ANAV, JUDAH BEN BENJAMIN HA-ROFE


ANAV, JUDAH BEN BENJAMIN HA-ROFE
ANAV, JUDAH BEN BENJAMIN HA-ROFE (13th century), author, copyist, and paytan; member of the anau family of Rome. He was also known as Judah Ya'aleh (initial letters of Yehudah Anav le-Mishpaḥat ha-Anavim, an allusion to Judg. 1:2). Of his personal life, little is known. He studied under Meir b. Moses of Rome and may be approximately dated by means of a Ms. (Paris 312; of the Hilkhot ha-Rif on Seder Moed), copied by him in 1247, and from a piyyut, "El Mi Anusah le-Ezrah," written by his cousin and pupil, Benjamin b. Abraham, in 1239, occasioned by Nicholas Donin's denunciation of the Talmud. In 1280 he completed his work on the laws of ritual slaughter with special reference to the customs of Rome and fixed the formula of a get ("bill of divorce") for Rome. He was apparently the initiator of the communal synod in the same year (Ms. Hamburg 193, Ms. Oxford 633). Among his works are a commentary on the tractate of Shekalim (published in the Vilna ed. of the Talmud), and on the Hilkhot ha-Rif of isaac alfasi (Ḥ.J.D. Azulai saw a manuscript of this latter commentary which covered most of Alfasi's work). The only extant manuscripts, however, are on Berakhot, Seder Mo'ed, Yevamot, Ḥullin, and on Hilkhot Tumah, Sefer Torah, Mezuzah, Tefillin, and Ẓiẓit. The only ones published are those on Pesaḥim (1955), Sukkah (in: M. Herschler (ed.), Ginzei Rishonim, 1962), Rosh Ha-Shanah, Yoma, Ta'anit (1963); also in Sefer Yovel I. Elfenbein, 1963), and Berakhot (1967). His work on the laws of ritual slaughter (Hilkhot Sheḥitah) has been published in the introduction to Shibbolei ha-Leket (ed. by S.K. Mirsky (1966), 50–74). He also completed Solomon b. Shabbetai Anav's commentary on Aḥa of Shabḥa's She'iltot (from "Ki Tavo" onward; She'iltot, ed. S.K. Mirsky, 1 (1960), 38–9). His halakhic questions addressed to Avigdor b. Elijah of Vienna and the latter's replies are quoted in Shibbolei ha-Leket, written by his cousin and most outstanding pupil Zedekiah b. Abraham, and containing much of his teachings. He is not the author of Tanya Rabbati as some erroneously contend but the work was influenced by his writings. Of Judah's piyyutim, a zulat to parashat "Shekalim" is extant. -BIBLIOGRAPHY: Azulai, 1 (1852), 98, no. 287 (RIF); 170, no. 49 (Shelomo mi-Trani); S.D. Luzzatto, Iggerot, 5 (1882), 669, no. 269; S. Buber (ed.), Shibbolei ha-Leket ha-Shalem (1886), 6–7, 11; Vogelstein-Rieger, 1 (1896), 277 ff., 377–8, 504 (index); S.K. Mirsky (ed.), Perush R. Yehudah b. Binyamin Anav al-ha-RIF, Massekhet Pesaḥim (1966), introd.; idem, Shibbolei ha-Leket ha-Shalem (1966), 35–74 (introd.). (Shlomoh Zalman Havlin)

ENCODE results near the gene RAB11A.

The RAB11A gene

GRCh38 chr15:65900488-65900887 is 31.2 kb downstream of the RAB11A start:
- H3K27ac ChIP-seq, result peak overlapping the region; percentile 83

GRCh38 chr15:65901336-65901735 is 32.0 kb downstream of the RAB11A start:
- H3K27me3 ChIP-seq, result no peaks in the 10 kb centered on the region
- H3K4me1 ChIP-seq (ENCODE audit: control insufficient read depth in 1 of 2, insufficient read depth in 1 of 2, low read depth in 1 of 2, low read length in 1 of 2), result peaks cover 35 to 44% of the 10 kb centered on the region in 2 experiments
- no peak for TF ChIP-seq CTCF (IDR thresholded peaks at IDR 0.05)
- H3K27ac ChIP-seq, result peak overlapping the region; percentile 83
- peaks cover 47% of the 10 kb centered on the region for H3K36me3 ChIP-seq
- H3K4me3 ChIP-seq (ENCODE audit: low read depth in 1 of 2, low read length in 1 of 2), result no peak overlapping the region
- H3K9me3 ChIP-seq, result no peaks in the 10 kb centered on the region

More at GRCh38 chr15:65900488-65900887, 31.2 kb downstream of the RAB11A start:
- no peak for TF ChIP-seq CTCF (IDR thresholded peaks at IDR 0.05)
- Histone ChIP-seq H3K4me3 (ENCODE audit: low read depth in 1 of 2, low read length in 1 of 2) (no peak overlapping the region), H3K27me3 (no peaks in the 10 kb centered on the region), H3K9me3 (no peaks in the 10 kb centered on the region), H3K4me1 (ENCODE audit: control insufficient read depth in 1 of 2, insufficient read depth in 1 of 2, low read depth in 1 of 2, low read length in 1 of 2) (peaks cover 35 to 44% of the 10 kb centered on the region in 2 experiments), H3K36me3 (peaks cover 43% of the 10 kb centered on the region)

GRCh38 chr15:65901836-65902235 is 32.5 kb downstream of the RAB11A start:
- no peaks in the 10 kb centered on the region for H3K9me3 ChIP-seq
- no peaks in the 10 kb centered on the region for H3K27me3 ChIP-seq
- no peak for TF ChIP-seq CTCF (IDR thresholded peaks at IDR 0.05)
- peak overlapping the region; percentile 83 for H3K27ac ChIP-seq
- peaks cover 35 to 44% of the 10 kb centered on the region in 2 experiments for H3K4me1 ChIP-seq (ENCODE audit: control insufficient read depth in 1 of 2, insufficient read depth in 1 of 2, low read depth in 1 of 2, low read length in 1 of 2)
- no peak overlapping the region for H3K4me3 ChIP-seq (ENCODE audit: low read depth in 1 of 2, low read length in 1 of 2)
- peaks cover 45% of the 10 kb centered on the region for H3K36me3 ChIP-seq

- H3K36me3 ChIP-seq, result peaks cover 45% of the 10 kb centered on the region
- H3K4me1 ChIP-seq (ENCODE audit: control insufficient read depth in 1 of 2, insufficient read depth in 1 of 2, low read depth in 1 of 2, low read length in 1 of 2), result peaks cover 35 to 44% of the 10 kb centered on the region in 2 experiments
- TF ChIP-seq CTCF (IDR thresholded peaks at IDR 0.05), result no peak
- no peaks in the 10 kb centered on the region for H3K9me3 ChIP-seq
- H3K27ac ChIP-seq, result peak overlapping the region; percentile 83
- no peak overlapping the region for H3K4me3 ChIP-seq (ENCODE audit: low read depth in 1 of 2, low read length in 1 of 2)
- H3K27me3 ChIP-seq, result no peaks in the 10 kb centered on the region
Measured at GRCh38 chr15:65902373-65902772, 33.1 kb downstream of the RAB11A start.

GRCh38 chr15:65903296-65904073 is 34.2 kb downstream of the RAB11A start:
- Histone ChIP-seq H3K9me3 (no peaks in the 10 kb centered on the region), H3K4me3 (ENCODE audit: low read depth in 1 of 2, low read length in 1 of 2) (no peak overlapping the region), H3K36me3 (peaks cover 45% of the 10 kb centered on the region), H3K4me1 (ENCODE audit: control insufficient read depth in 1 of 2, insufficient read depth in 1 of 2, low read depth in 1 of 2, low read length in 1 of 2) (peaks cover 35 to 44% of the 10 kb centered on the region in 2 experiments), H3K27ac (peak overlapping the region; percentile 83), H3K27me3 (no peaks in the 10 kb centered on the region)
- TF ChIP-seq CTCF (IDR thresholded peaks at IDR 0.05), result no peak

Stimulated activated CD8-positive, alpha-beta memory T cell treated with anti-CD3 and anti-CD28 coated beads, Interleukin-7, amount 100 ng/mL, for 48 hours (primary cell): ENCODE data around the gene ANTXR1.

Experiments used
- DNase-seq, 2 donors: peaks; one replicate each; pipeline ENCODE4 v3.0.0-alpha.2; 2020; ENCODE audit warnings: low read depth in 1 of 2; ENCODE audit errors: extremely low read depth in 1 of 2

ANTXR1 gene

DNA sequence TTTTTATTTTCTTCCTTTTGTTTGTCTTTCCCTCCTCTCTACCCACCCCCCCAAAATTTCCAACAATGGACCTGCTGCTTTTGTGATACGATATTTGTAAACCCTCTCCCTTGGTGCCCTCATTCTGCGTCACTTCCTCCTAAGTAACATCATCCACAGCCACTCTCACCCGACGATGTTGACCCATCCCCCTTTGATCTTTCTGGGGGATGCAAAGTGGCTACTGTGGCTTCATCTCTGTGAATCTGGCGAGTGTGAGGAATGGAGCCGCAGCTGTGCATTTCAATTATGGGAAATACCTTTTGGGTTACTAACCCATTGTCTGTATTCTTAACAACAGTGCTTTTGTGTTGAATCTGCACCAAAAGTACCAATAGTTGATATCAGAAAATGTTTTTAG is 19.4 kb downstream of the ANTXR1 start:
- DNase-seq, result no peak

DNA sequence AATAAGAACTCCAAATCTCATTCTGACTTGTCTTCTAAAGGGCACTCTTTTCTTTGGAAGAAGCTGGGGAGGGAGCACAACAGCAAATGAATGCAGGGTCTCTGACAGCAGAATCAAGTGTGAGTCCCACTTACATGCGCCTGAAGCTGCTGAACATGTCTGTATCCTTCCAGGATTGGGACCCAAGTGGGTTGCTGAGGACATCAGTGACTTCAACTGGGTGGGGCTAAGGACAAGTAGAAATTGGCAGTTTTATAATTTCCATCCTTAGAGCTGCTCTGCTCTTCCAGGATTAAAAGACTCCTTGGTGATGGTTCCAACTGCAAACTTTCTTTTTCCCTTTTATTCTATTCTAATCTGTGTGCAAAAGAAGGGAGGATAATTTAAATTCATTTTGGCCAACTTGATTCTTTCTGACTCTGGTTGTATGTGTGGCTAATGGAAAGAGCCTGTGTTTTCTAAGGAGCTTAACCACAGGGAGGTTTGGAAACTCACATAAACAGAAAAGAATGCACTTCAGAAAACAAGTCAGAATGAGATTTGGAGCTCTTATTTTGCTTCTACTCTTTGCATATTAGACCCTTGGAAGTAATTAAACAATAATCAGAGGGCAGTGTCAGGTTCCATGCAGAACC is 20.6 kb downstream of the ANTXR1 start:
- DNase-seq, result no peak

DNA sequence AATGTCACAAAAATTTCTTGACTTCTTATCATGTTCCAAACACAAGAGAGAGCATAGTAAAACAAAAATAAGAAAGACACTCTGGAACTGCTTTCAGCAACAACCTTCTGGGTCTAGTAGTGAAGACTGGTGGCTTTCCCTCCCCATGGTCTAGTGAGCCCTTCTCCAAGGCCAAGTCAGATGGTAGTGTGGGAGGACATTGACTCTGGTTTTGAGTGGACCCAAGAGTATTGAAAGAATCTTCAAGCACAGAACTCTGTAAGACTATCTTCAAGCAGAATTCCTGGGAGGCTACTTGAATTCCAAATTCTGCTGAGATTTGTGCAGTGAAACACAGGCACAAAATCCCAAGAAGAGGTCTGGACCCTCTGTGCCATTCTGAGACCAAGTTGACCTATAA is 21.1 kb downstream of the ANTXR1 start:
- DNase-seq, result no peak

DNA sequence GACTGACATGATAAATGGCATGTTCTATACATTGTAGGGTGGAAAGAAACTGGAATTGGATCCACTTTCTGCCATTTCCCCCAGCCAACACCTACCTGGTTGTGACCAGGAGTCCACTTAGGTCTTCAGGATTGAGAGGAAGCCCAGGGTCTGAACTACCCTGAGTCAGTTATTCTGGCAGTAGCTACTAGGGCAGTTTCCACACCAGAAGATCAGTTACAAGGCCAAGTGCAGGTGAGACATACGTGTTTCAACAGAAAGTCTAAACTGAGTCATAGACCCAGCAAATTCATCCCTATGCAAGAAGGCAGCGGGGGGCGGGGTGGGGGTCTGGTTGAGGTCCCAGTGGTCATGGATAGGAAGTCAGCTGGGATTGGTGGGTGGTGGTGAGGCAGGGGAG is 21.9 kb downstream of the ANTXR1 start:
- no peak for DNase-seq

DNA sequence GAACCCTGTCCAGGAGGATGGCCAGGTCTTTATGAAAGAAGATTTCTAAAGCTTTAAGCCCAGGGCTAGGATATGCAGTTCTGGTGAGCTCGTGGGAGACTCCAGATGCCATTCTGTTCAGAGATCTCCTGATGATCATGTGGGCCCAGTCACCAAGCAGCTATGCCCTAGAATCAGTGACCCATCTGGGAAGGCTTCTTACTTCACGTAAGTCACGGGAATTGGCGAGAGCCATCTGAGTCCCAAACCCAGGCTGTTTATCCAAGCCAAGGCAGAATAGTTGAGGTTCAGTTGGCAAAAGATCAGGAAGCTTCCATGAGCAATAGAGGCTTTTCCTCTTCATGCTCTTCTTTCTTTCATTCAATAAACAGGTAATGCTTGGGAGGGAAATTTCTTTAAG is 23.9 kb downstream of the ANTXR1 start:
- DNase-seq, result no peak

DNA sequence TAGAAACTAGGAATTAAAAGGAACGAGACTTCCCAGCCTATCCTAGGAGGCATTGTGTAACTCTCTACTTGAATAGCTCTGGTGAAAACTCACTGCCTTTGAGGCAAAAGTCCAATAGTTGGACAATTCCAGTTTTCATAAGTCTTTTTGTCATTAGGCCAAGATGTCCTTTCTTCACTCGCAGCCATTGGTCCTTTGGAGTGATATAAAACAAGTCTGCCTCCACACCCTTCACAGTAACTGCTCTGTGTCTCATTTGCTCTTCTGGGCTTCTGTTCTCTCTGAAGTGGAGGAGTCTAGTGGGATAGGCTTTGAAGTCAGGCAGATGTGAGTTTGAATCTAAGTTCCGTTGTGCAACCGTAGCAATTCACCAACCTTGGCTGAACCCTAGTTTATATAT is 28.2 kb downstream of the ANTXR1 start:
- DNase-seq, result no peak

Encyclopedia Judaica. 1971.

Look at other dictionaries:

  • ANAV, JEHIEL BEN JEKUTHIEL BEN BENJAMIN HA-ROFE — (second half of 13th century), author, copyist, and paytan; a member of the Anau family of Rome. Little is known of his life. He was the author of a significant work, first published at Constantinople (1512) under the title of Beit Middot and… …   Encyclopedia of Judaism

  • Tanya Rabbati — Note: Tanya, an important work of Hasidic Judaism, is an unrelated book with a similar name. For other uses, see Tanya (disambiguation). Tanya Rabbati is an anonymous work on Jewish law first published in Italy, in 1514 CE. Shibbolei ha Leket,… …   Wikipedia


Share the article and excerpts

Direct link
Do a right-click on the link above
and select “Copy Link”

We are using cookies for the best presentation of our site. Continuing to use this site, you agree with this.